Sunday Wisdom No. 32
Inner scorecard—be humble—weak country—indie social media—lay offs—unwritten novel—minimalism politics—exponential growth
Yet another week has passed in quarantine, and it looks like things are getting worse everyday. My cousin who lives in the US had severe symptoms of the virus, but luckily she tested negative. India took precautionary measures early on which was very tactical, but sadly US is suffering the consequences of a delayed response.
If somebody tells you that the night is the darkest just before the dawn, either they are trying to save you from the truth, or they are naive. Tough times are indeed ahead—in terms of both health and economy. Therefore being prepared and alert would definitely help.
Take care of your health. Take care of your family’s health. Don’t fire your employees, your cook, your maid, or your house help. They need you more than they ever did.
That said, now is the time for your weekly dose of multidisciplinary reading to upgrade your thinking and decision making. And if you’re seeing this newsletter for the first time, you can subscribe here.
📝 What I Wrote
The Inner Scorecard: How Good Do You Want To Be?
We are driven by the need for admiration by those around us.
Human beings seek to satisfy a deep biological need by acting in such a way that they’ll feel praise and adulation—for their wealth, their success, their skills, or their looks. It could be anything.
The trait we are admired for matters less than the admiration itself. The admiration is the token we dance for.
Warren Buffet asks a rather important question in this regard, “Would you rather be the world’s greatest lover, but have everyone think you’re the world’s worst lover? Or would you rather be the world’s worst lover but have everyone think you’re the world’s greatest lover?”
💡 An Idea For You
Unlike pseudo-intellectuals who seek validation, fame and fortune, and “intervene” to help the society, but often end up harming it instead, it’s the humble man who actually helps the society by staying away, thereby inflicting no harm.
The humble man minds their own business, and limits their circle of competence to what is truly important. The humble man is not a bullshit vendor.
📑 I Enjoyed Reading
I’ve been very busy with work last few weeks, so didn’t have a lot of opportunity to read many articles, but yes, I did find a few good reads.
The Virus Shows That Making Our Companies Efficient Also Made Our Country Weak — “Efficiency is an unforgiving master. It crushes everything not in service of an immediate bottom line. But if there is a single economic policy lesson to learn from the coronavirus pandemic, it is that the United States’ obsession with efficiency over the past half-century has brutally undermined its capacity to deal with such a catastrophic event.”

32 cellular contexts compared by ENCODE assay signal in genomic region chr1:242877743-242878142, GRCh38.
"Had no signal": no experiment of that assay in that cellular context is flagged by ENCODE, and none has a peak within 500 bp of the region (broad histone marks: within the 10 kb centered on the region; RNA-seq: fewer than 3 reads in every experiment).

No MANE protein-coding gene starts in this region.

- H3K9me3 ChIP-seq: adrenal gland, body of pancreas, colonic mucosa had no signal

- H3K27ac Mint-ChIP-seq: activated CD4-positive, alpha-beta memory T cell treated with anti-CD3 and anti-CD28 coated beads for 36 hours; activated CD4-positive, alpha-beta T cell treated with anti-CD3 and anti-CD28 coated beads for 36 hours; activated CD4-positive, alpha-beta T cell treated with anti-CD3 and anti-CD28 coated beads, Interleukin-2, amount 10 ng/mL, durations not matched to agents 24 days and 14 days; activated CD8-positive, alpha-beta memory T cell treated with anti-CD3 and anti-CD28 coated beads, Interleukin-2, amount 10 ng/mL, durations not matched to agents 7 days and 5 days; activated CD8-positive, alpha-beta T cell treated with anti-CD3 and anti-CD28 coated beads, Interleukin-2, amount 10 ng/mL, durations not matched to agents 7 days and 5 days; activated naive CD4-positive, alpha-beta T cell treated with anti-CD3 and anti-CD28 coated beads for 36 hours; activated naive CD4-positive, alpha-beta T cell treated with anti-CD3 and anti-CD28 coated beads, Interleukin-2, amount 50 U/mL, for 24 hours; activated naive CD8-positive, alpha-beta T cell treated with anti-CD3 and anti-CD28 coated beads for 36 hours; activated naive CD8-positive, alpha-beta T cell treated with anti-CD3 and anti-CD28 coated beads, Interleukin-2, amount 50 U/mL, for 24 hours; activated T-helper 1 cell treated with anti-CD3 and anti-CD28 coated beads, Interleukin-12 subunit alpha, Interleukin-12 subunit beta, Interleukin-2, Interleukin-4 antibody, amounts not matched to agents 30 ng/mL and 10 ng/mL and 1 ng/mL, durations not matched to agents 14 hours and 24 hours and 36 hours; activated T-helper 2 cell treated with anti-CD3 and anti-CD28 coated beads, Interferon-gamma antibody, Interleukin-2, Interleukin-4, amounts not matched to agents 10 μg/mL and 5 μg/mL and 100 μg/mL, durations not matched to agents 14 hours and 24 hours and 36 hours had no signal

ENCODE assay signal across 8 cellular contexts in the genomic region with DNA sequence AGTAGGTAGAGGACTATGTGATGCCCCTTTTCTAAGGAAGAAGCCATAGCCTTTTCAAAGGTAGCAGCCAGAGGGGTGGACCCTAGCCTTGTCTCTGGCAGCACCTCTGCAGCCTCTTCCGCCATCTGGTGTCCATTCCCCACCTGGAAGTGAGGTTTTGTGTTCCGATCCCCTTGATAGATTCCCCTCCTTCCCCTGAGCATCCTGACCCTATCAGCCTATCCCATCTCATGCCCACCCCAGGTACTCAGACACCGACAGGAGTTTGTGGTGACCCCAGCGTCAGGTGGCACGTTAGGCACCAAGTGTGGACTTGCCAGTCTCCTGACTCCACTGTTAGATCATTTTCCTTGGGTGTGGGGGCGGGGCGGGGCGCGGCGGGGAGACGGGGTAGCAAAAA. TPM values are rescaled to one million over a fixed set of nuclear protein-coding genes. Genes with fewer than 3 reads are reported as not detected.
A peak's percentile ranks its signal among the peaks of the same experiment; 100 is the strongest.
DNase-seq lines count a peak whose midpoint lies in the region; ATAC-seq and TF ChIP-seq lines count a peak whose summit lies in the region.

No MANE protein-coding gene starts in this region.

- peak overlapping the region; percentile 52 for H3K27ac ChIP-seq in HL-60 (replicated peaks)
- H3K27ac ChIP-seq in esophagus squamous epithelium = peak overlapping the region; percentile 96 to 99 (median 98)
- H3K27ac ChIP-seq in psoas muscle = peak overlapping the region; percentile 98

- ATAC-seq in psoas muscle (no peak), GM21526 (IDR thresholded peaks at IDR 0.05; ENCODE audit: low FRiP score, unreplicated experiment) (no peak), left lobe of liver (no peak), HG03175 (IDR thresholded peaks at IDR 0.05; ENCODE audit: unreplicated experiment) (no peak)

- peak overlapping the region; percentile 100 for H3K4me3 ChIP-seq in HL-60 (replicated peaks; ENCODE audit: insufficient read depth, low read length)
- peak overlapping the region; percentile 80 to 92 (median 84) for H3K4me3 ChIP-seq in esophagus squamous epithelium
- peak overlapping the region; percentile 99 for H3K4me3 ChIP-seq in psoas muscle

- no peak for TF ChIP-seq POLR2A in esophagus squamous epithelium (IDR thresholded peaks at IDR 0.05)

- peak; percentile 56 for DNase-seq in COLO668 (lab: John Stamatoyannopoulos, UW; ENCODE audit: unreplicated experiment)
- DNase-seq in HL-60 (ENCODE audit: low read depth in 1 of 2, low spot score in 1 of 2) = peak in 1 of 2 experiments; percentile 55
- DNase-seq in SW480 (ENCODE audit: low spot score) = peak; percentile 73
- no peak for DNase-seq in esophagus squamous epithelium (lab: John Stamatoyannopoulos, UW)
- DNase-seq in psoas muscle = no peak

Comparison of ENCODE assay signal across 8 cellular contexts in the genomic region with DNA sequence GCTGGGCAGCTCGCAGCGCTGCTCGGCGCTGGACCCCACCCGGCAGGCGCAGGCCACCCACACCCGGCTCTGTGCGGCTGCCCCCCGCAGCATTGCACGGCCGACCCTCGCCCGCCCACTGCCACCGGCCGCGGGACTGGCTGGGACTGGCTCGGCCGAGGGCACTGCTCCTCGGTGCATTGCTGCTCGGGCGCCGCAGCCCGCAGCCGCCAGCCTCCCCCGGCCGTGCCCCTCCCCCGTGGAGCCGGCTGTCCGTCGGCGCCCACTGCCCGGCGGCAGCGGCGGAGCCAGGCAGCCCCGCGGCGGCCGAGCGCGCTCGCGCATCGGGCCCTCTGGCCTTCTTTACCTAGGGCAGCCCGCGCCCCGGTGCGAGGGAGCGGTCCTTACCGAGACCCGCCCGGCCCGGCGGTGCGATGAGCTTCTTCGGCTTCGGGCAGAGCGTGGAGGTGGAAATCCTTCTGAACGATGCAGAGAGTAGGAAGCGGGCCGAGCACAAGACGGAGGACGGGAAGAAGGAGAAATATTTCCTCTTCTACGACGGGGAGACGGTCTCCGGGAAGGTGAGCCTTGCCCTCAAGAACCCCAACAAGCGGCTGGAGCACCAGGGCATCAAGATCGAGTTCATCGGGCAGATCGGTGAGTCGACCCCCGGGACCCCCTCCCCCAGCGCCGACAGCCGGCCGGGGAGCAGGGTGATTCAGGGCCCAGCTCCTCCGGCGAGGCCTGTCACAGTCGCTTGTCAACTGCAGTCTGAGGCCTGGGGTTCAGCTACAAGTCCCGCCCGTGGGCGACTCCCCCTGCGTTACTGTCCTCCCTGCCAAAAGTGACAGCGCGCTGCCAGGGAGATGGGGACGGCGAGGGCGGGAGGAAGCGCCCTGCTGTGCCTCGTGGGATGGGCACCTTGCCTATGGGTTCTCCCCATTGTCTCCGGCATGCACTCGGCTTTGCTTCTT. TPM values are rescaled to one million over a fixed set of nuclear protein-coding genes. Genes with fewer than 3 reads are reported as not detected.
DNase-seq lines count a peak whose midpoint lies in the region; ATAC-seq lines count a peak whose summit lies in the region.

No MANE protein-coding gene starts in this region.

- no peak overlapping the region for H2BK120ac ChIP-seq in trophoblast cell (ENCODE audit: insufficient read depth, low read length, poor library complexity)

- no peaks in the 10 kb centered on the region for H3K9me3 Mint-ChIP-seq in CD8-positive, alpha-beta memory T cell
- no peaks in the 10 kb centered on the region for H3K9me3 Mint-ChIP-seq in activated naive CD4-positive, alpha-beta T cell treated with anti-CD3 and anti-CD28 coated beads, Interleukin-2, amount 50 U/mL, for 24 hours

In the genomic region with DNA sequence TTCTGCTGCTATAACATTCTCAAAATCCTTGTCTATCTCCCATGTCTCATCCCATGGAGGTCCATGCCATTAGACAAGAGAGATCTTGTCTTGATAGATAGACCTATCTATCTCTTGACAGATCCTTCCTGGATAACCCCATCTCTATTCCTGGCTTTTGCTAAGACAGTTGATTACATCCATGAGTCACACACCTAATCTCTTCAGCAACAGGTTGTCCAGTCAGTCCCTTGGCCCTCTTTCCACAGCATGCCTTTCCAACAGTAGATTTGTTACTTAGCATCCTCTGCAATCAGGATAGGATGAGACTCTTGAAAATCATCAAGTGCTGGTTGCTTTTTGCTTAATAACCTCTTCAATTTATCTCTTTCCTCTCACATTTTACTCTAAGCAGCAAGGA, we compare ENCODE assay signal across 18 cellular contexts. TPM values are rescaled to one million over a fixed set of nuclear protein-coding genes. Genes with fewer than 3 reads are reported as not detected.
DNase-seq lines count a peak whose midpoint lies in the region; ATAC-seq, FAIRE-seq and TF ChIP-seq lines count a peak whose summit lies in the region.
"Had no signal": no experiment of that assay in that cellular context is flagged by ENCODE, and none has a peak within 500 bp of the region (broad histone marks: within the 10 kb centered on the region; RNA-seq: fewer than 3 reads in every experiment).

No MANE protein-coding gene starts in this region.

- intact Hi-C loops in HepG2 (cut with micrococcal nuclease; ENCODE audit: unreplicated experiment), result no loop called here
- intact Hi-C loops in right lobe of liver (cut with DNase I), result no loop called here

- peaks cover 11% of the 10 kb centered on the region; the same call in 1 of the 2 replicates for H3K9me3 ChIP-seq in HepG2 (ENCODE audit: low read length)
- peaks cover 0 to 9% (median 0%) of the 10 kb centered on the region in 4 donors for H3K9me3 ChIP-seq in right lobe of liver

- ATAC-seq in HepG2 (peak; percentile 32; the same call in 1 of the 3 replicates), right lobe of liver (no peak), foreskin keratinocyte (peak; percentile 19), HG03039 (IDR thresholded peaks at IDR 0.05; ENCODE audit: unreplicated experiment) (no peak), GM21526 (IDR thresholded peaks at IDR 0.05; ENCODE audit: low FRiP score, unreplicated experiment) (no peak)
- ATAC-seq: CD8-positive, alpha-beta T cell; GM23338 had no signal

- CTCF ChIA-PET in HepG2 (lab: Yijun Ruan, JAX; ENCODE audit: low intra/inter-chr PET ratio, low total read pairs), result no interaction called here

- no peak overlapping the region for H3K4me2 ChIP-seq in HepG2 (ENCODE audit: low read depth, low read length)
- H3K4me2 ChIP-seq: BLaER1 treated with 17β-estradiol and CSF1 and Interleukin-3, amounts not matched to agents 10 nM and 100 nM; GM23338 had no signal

Can “Indie” Social Media Save Us? — I’m not the biggest fan of his books, but I do like Cal Newport’s blog posts. “Could the IndieWeb movement—or a streamlined, user-friendly version of it to come—succeed in redeeming the promise of social media? If we itemise the woes currently afflicting the major platforms, there’s a strong case to be made that the IndieWeb avoids them.”
Start-Ups Are Pummeled in the ‘Great Unwinding’ — “Dozens have laid off thousands, slashed costs and changed their businesses to try to survive the pandemic. All that may not work.”
Yet Another Novel I Will No Longer Write — “Elite panic is the phenomenon by which rich and/or privileged people imagine that in times of chaos all social constraints break down and everyone around them will try to rob, rape, and murder them. To some extent this reflects their own implicit belief that humanity is by nature grasping, avaricious, amoral, and cruel, and that their status depends on power and violence.”
The Hollow Politics of Minimalism — “Millburn and Nicodemus call themselves the minimalists, but they aren’t the definitive article; they’re part of a larger trend that has swept the United States over the past decade.”
🤔 Worth Thinking About
The greatest shortcoming of the human race is our inability to understand the exponential function
— Albert Bartlett
This has never been more true than in recent times when time and again policy makers have ignored the exponential growth of the virus. They kept on comparing it with car accidents.
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Until next time.
P.S. Move with the beat
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